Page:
Examples of relevant themes for a B2B marketing watch
To better understand marketing intelligence in practice, here are some real-life examples:
- For the past few months, the Commission Nationale de l’Informatique et des Libertés (CNIL) has been taking an offensive approach to ensure compliance with the RGPD. For example, it criticized the use of Google Analytics, which sends data from European websites through the United States. This is a regulatory development that must push the company to beef up its RGPD compliance or risk being fined heavily.
- At the beginning of September 2022, Google completed the implementation of the ” Helpful Content” update. Among the new features, Google will now penalize websites whose content has been specially written to please search engines. SEO advertisers and web agencies need to be able to detect this type of change to prepare themselves and eventually support their clients.
- In France, the sale of thermal vehicles (gasoline and diesel) could be banned by 2040. This plan, which could lead to a bill in the medium term, would impact a large part of the economy, from car manufacturers to car rental agencies.
- In 2018, the Celio brand experienced a bad buzz Indeed, photos and videos published relayed in social networks have shown clothes lacerated in a store of the brand located in Rouen: the brand preferred to destroy the new clothes remained unsold rather than sell them or give them. The resulting boycott campaign benefited the competitors.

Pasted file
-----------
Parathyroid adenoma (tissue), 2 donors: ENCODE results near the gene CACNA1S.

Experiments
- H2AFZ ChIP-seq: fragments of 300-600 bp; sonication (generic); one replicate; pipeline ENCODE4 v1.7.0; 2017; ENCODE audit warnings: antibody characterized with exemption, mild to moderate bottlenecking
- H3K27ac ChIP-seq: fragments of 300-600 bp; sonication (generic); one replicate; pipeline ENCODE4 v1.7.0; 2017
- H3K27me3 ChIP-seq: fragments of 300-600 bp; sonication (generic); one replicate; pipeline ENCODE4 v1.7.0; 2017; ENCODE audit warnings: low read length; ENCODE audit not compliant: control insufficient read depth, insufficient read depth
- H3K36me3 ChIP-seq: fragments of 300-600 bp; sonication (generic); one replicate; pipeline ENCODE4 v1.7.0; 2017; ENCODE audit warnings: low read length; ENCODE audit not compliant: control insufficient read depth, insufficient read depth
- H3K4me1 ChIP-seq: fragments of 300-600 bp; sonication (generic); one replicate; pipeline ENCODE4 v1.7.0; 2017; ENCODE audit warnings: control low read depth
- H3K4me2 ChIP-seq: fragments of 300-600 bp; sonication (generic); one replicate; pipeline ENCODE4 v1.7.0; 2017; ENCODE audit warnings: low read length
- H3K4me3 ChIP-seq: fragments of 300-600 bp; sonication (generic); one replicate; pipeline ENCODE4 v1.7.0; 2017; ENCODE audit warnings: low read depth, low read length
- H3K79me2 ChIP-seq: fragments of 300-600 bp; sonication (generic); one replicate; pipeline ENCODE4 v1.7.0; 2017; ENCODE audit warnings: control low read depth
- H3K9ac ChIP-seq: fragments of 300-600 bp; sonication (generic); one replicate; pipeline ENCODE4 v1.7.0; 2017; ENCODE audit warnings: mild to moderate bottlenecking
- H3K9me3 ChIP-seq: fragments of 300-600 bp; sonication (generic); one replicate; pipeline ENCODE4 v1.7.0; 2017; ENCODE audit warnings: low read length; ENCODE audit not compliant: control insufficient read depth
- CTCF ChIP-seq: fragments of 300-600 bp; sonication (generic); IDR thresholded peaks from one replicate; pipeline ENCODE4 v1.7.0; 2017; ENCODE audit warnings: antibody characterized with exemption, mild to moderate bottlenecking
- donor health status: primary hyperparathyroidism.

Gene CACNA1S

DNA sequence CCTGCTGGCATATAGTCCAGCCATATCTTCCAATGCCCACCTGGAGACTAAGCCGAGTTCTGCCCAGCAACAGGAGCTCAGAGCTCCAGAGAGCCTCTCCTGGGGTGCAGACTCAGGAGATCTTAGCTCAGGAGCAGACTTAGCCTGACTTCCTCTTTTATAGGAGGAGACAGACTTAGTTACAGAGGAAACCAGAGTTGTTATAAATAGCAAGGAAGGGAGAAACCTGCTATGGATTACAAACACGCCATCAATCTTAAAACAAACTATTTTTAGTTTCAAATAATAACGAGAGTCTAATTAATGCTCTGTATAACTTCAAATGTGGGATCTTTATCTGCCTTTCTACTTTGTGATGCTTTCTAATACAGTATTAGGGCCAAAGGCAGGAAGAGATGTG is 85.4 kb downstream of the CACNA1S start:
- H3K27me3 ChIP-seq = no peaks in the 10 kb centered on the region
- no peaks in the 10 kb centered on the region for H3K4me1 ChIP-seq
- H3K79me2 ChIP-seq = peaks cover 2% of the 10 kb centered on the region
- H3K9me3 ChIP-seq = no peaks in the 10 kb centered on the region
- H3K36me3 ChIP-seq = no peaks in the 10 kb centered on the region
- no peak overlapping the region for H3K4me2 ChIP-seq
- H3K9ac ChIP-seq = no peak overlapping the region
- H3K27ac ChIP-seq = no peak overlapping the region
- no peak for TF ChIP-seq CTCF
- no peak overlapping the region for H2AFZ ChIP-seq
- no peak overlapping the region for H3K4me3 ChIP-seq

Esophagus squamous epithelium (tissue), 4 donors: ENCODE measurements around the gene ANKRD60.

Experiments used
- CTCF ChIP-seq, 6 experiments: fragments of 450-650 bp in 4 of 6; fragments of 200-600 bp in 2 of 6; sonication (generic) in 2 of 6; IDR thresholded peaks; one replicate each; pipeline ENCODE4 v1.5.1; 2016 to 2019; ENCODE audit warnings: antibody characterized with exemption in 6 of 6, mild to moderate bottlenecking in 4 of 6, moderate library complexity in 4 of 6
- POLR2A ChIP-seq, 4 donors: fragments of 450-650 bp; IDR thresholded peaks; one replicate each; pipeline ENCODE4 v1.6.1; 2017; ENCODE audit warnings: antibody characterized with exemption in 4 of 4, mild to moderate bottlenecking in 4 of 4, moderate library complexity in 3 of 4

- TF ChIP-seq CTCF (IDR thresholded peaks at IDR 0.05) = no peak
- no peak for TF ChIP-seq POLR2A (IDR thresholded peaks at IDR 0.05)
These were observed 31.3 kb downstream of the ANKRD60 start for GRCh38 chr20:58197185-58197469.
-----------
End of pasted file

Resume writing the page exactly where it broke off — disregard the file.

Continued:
Why do B2B marketing intelligence?
Companies that practice rigorous marketing intelligence aim to improve their overall competitiveness and performance. They want to gain visibility in an environment that has never been so volatile. They also want to keep an eye on the competition and market opportunities, especially in B2B where the number of potential customers is relatively small, and any data can lead to a large contract.
B2B marketing intelligence is also a great way to learn from the best in communication and community management. Finally, it is an interesting practice to follow the brand’s reputation on the web and detect bad buzz in order to act in time.
#1 Gaining visibility in a turbulent environment
The business environment has never been so turbulent. We saw it in 2020: the Covid has upset all predictions, anticipations and projections, making any effort at forecasting impossible. By necessity, companies have become more agile in surviving containment and decontainment episodes, curfews, border closures, supply chain disruptions, etc.
This is the primary interest of B2B marketing intelligence: to provide a minimum of visibility in a world where uncertainty, turbulence and volatility have become the norm.
#2 Marketing intelligence, a condition of competitiveness in B2B
Then there is the nature of B2B, an industry that has different characteristics from B2C: